Your stomach's history is overpowering. It is temperamental, mettled by spirits and sleepless nights, borborygmus, wambles, and shades of nervousness you were never comfortable speaking openly about. The history of your ****** was privatized, in options and unedited films shot over and over candidly by a mini DV desk camera, nine months to read you wrong to weep in strong wintry walks back and forth from The Buckingham to the Dwight Lofts, Room 408 without a view. All of your secrets in a little miniature of a notebook, bright cerise red. You captured teardrops in medicinal jars meant for syringes. You tied strings to your fingers, named your field mouse Ginger, and introduced your mother as Lady Darling. Captain with stingray skin, the hide of Ferris Bueller with the coattails of James Bond, dusted with daisy pollen, and clearly weakness. You ate me like bitter herbs on Thursdays, and like every other woman I've ever met, on Tuesdays you always kept me waiting.
I have wings for everything. Yellow wings for a woman in a yellow dress, Red, White, and Green wings for Bernice from Mexico City, Purple wings for Mrs. Doolittle the doctor who worked at Taco Bell, the Jamaican priestess who was traveling through Venice Italy- we smoked hash with the grandchild of James Joyce on the Northern pier against the aurulent statues of Apollo and Zeus, Cupids' collection of malevolent tricks, SleepingB Beauty's rebuttal in fending off GHB attackers, my two dear friends who were kidnapped in clothes, abandoned in the ****, and only remember eating chocolate donuts with sprinkles and the bruises and dirt on the insides of their thighs. Nothing clever. Nothing extraordinary. Everything sentimental, built to withstand soot, sourness, and early female bravado.
You know how to play the piano so you've said, but i only have the CD you gave me to prove it. I do have evidence of your addiction to men and *******. I have your collection of dresses with tags still on them (but every woman has some of those), there is the post office box in Kauai, the Halloween card from last November and the two videos I have stored on an external drive in a nightstand adjacent to the foot of my bed. You sleep atrociously, talk too quickly, and **** like your father abandoned you when you were five. Your talent for taking photographs is like your skill-set for playing the piano, but I don't have the CD to prove it. You don't believe in social media, social consistency, friendships, or hephalumps and woozels- with the exception of the classes we shared together in college, I've never seen you outside of the most glamorous of fashion. You hate flats, hats, and white wine, and for as sad as you can seem to be at times, I've only had you cry on me once. While we were on the phone, three days after your mother hung herself. That's when I last left California, and I haven't been back yet.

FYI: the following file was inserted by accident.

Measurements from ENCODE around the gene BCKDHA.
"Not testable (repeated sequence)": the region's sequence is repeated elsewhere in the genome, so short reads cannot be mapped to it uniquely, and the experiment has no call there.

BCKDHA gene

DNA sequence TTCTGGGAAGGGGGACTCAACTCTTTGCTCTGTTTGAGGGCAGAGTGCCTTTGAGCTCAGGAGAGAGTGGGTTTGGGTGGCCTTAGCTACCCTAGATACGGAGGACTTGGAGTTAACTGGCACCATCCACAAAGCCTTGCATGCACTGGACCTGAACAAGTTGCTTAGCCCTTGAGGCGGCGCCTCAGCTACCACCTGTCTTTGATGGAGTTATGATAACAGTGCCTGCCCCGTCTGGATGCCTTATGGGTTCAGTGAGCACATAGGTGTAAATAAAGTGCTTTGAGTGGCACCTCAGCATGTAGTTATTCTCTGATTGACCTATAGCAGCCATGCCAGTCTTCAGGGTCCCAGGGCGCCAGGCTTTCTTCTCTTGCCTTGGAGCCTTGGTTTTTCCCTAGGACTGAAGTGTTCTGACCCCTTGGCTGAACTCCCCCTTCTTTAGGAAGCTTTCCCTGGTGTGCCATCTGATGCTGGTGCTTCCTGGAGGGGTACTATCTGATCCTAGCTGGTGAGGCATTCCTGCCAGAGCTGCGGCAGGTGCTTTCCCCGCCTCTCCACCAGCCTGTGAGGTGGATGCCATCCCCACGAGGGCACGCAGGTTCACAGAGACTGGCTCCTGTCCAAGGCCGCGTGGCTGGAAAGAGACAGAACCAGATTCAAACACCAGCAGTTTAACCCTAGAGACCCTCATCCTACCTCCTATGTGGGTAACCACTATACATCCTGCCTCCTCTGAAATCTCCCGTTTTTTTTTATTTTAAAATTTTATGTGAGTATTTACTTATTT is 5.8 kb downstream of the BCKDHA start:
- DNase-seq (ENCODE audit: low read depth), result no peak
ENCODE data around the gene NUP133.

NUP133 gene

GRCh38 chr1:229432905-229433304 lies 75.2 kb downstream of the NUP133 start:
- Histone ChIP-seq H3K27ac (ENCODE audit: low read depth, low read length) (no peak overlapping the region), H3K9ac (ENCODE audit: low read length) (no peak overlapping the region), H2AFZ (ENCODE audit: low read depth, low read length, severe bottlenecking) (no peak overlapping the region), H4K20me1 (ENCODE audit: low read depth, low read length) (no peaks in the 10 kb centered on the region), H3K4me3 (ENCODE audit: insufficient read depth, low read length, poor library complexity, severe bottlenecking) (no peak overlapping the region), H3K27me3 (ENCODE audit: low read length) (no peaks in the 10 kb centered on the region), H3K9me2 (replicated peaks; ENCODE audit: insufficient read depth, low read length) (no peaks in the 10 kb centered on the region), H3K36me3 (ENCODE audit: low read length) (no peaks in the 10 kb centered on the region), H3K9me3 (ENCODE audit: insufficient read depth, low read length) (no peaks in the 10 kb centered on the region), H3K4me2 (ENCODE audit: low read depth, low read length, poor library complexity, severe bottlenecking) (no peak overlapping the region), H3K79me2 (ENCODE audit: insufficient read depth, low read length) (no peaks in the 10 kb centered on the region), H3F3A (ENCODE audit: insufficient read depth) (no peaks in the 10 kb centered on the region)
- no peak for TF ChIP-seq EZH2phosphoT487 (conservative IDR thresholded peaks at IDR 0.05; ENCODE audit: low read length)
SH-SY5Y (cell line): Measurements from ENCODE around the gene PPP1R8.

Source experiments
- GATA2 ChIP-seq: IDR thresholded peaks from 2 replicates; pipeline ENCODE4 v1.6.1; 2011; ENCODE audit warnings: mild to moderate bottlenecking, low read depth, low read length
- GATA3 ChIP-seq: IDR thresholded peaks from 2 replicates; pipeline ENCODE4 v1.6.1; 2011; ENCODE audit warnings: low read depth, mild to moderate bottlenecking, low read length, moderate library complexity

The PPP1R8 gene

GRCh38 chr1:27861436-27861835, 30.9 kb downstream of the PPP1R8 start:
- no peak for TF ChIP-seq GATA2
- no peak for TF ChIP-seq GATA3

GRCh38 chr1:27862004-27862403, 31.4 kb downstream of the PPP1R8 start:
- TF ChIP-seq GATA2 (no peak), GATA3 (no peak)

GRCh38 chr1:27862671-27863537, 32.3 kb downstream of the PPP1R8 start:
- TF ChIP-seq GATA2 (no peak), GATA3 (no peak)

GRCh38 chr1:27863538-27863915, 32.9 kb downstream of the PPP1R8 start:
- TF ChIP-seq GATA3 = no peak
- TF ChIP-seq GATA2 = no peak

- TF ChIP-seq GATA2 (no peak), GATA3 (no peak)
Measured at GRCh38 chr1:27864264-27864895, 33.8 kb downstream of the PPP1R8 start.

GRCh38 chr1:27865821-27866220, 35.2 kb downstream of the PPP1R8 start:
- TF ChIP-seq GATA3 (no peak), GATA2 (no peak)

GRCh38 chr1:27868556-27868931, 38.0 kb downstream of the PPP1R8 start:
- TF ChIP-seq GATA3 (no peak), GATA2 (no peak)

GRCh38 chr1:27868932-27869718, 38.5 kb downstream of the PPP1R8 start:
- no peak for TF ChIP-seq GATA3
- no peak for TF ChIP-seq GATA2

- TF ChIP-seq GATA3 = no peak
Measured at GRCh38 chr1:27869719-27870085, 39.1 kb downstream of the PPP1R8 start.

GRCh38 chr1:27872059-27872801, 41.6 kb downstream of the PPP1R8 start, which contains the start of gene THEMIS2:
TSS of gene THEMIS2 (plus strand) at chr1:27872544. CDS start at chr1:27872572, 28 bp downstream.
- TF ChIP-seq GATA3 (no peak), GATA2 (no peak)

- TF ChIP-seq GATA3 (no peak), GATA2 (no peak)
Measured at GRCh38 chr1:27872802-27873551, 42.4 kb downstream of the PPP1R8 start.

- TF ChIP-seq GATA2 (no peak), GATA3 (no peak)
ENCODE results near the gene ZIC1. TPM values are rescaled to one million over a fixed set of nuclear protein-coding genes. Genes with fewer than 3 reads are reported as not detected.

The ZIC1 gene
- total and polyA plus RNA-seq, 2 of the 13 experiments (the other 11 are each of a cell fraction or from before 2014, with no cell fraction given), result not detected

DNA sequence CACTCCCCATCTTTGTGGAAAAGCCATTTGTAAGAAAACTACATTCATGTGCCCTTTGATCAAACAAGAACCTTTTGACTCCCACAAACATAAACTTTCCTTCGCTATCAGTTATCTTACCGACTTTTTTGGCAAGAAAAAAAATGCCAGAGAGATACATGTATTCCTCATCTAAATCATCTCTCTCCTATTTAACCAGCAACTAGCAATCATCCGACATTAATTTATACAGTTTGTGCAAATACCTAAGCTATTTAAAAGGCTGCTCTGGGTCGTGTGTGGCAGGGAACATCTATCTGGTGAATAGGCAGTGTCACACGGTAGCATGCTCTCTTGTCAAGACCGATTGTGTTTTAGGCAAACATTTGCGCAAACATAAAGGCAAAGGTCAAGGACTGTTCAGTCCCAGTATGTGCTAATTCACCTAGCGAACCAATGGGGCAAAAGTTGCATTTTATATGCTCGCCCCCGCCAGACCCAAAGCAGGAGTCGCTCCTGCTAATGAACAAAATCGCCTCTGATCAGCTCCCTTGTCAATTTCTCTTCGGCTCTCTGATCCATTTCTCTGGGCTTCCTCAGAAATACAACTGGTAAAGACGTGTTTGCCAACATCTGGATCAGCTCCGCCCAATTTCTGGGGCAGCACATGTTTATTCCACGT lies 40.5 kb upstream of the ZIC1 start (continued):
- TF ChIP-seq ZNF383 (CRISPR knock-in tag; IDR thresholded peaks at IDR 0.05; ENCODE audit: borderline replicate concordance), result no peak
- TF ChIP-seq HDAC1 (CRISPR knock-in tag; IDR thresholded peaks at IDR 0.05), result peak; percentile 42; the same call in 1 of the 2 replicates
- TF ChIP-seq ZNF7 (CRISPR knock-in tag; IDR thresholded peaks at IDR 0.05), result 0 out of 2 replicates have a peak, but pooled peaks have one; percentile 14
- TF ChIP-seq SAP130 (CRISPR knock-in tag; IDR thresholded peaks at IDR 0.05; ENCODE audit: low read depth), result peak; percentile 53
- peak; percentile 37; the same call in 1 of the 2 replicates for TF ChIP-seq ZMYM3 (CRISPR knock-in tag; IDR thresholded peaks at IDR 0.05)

I love a Kristine, but once a Britni, a Brandi, a Joni, a Tina, Kristina, Kirsten, Kristen, and a Katherine and Kathryn too. I know rock stars who are my dearest friends, enemies who I share excellent taste in music with, and parents who've always had my back but show it in lashings of the tongue and of the belt. It's been two years and three states since I was two sizes smaller than I am now. I've never considered the possibility that I was the main character and not the supporting actor, but due to recent developments in antipathy and aesthete, reevaluation, and retrospective nostalgia. All of this is about to change.
I am me still evolving without my usually stolid and grim ****** features. i bare brevity to situations existing that would **** most or in the least paralyze a great many. There is one for every hour of every day, and one for every minute in every hour, second in every minute, and more than the minutes in every day. No one has a second chance, shares a different time, or works off a different clock. I have been called the master of the analog, king of the codependent, and rook to queenside knight. I share a parabola for every encounter, experience, and endeavor. I am three minutes from being a cadaver, one drink away from a drunk, and one thought away from being completely alone. I think upright, i sleep horizontally, and I love infinitely. I am the only finite constant i have ever known. I am the main character, the script, satire, sarcasm, and soundtrack are mine.
"I don’t care if you believe it. That’s the kind of house I live in. And I hope we never leave it.”
There's A Wocket In My Pocket by Dr. Seuss